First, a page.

Medical Engineering Thesis Defense, Jihong Min
Beckman Behavioral Biology-B180; https://caltech.zoom.us/j/87177659432 Meeting ID: 871 7765 9432
Abstract: Biofluids, constituting about 60% of the human body, serve as treasure troves of biomarkers such as metabolites and electrolytes, shedding light on individual health conditions. Although blood and urine tests have been routinely utilized, they are limited by their invasive and episodic nature. However, the promise of continuous and noninvasive access to other biofluids like sweat, GI fluids, and saliva paves the way for real-time, onsite health monitoring. This thesis delves into the untapped potential of wearable sensors and noninvasive biofluid analysis, emphasizing the importance of continuous and sustainable monitoring for predictive personal healthcare. Chapter 1 introduces the paradigm of biofluid sensing, focusing on sweat as a key candidate for personalized healthcare applications. Chapter 2 delves into the physiology of sweat glands, highlighting the composition of sweat and the mechanisms behind sweat extraction, either through natural exercise or iontophoretic stimulation. Chapter 3 embarks on the development of innovative sensors designed for detecting clinically pertinent biomarkers in sweat, a step forward in predictive health analytics. In Chapter 4, the spotlight is on system integration, as the study emphasizes the need for miniaturized, wireless sensor devices that can be sustainably powered by energy harvesters. These devices are poised to revolutionize the way wearables function, ensuring minimal discomfort and maximum reliability. The final chapter, Chapter 5, extrapolates the aforementioned technologies for the realm of ingestible devices, adapting them for electrochemical sensing in alternate media, primarily gastrointestinal fluids. This allows for enhanced detection of gastrointestinal diseases and a deeper understanding of the intricate gut-brain axis. The ultimate vision of this research is to equip individuals with wearable and ingestible sensors that can seamlessly monitor a broad spectrum of clinically relevant biomarkers. This continuous monitoring, coupled with data analytics, will potentially catalyze a shift from reactive to predictive healthcare, ushering in an era of personalized therapeutic interventions. As wearable sweat and ingestible sensors become mainstream, a confluence of biosensing mechanisms, materials science, and flexible electronics is anticipated enable continuous and unobtrusive acquisition of clinically relevant biomarkers over prolonged periods and large populations, further refining the nexus between health monitoring and precision medicine.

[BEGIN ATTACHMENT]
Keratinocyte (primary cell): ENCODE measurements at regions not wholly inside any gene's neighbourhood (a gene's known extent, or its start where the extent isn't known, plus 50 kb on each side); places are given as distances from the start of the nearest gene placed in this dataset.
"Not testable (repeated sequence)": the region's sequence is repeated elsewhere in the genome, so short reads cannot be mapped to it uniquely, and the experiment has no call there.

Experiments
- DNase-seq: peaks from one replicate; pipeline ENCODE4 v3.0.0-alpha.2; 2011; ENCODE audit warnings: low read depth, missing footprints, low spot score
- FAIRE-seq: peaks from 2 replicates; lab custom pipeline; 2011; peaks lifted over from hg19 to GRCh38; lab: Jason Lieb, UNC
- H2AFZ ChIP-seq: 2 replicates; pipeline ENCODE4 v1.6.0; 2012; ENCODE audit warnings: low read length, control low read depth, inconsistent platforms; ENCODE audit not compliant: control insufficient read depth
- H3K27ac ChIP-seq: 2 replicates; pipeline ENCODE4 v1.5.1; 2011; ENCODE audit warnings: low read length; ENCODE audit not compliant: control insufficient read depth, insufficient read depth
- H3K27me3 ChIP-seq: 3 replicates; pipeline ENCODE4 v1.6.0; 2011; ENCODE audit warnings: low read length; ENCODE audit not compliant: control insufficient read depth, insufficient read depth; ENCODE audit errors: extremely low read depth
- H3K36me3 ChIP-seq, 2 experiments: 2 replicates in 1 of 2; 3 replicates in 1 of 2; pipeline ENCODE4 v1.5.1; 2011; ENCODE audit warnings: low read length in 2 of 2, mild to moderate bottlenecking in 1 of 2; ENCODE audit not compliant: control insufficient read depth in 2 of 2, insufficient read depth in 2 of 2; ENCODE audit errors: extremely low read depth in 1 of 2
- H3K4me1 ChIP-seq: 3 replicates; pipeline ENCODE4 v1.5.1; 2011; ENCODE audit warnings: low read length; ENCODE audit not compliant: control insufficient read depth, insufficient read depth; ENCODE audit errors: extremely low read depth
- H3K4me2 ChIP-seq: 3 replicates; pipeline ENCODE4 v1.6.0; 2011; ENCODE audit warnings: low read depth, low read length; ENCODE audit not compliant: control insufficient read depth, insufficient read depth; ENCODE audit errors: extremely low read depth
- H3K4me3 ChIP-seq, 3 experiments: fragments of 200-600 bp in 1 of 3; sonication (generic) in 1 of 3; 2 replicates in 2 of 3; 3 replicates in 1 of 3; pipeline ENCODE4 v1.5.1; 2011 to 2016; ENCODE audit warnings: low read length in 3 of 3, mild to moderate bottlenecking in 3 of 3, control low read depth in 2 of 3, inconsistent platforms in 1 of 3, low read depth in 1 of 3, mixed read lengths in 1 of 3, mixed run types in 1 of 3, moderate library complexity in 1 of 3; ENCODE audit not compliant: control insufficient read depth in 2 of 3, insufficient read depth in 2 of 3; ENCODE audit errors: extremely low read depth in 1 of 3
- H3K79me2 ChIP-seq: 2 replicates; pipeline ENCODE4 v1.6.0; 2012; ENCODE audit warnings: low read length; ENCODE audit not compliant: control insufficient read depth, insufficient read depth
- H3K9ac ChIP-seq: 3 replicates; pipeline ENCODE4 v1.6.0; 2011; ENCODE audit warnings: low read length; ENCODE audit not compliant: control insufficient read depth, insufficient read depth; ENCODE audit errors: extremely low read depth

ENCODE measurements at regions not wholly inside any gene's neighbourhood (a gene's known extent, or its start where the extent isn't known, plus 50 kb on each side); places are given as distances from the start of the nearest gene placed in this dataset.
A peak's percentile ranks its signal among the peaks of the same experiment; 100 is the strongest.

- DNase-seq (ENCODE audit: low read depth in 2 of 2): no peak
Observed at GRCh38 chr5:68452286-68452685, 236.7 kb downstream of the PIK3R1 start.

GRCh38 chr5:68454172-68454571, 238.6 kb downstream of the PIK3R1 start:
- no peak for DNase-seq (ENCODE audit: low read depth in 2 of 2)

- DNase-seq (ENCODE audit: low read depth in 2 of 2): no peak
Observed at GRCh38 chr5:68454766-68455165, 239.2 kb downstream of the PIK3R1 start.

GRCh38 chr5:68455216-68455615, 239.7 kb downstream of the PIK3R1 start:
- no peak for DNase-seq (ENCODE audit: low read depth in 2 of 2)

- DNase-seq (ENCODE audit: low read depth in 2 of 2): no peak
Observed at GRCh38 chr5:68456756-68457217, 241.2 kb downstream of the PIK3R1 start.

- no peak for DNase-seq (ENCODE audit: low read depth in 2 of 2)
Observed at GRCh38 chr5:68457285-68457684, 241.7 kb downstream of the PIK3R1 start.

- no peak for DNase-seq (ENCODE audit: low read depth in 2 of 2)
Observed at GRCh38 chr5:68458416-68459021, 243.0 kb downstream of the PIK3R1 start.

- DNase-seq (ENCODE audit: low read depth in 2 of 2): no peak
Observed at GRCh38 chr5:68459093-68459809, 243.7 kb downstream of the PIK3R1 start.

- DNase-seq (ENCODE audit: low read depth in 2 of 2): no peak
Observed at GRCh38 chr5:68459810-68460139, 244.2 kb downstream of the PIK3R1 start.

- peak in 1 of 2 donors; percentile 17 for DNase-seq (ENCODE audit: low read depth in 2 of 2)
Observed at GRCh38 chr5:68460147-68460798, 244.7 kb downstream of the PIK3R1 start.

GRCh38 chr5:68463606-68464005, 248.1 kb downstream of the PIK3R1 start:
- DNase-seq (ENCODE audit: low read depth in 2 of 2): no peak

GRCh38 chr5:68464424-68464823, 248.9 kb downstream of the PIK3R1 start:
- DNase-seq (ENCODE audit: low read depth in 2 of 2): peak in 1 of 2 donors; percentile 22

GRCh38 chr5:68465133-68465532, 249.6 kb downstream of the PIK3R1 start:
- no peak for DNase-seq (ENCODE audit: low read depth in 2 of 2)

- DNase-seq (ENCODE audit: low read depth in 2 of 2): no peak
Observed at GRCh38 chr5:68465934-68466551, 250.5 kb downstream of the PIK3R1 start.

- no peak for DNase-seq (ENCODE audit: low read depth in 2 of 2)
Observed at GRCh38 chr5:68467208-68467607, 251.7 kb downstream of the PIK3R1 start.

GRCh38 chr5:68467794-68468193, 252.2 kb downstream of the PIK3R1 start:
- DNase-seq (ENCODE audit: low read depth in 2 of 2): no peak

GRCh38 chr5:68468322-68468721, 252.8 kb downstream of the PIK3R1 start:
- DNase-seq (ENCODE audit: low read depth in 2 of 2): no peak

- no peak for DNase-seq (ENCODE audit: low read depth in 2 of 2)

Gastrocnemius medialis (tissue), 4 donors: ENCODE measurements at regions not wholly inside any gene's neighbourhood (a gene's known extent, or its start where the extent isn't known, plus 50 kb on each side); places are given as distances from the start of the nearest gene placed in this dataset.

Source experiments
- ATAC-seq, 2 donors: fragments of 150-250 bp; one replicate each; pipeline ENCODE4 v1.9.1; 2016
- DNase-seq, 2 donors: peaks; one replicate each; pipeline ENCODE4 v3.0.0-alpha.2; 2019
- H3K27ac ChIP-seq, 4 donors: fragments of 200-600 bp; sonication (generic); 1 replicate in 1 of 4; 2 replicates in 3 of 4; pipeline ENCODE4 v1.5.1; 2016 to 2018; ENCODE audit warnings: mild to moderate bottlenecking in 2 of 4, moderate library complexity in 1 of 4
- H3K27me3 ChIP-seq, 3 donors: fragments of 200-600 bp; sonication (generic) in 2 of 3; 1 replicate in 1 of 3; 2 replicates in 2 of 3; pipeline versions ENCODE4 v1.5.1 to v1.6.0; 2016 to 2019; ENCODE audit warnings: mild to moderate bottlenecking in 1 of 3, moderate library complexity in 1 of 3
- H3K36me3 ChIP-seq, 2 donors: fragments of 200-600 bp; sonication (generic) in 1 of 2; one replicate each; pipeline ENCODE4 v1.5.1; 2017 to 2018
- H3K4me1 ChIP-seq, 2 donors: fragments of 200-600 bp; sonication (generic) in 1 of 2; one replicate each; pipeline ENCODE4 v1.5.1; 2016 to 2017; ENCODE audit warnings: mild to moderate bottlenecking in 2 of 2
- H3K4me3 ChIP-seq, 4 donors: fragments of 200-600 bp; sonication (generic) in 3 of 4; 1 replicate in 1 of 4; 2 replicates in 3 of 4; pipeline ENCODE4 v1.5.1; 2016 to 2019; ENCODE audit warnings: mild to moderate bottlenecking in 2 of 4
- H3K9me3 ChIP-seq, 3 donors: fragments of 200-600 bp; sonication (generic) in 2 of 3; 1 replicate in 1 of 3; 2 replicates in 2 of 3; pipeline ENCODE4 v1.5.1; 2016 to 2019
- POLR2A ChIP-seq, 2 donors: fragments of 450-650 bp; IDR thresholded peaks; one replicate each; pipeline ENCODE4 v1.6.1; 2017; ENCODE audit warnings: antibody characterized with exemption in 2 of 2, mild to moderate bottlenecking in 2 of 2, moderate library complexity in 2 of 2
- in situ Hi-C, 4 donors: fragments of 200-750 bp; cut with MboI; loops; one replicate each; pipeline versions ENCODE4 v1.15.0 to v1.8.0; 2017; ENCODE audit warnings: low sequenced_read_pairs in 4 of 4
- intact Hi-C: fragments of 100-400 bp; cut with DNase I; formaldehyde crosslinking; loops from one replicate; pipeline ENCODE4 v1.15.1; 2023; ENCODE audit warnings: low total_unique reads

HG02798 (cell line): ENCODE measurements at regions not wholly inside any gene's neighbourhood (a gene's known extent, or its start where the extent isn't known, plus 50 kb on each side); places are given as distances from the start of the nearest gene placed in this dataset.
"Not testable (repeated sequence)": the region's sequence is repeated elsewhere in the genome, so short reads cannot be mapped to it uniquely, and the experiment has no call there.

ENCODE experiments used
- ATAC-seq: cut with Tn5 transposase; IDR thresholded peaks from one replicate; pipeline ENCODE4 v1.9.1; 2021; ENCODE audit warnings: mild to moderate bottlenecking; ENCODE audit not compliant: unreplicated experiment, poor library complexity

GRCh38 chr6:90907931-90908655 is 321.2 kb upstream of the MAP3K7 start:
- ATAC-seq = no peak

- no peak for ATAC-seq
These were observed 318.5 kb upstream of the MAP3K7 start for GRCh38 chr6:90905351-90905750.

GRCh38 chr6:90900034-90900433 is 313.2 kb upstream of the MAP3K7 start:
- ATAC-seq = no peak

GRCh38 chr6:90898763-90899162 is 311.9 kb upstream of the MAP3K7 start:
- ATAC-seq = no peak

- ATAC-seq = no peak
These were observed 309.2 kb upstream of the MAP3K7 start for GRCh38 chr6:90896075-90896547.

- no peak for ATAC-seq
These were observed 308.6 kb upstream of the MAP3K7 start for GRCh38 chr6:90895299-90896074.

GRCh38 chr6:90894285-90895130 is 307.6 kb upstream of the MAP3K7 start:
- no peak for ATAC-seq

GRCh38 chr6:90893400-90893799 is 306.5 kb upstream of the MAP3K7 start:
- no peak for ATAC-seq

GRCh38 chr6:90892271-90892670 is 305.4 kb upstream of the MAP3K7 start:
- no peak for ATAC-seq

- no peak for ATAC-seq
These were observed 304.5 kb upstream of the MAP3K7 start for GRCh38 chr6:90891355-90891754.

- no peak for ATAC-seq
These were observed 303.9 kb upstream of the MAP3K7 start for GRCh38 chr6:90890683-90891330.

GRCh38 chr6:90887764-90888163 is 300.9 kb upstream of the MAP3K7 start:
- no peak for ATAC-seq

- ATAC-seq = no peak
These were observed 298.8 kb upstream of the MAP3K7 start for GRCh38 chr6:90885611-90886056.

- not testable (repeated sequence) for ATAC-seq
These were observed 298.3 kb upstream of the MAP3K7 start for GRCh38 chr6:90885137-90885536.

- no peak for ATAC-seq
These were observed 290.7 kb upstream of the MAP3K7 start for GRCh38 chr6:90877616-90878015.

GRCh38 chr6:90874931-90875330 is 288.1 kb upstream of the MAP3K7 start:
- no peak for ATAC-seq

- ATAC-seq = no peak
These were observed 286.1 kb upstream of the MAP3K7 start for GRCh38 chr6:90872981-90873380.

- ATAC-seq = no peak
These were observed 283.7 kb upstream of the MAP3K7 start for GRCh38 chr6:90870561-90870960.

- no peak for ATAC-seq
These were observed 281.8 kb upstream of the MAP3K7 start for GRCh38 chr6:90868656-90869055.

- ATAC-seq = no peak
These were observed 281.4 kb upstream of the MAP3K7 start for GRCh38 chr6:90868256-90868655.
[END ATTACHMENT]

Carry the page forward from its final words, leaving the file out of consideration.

Advised by Professor Wei Gao.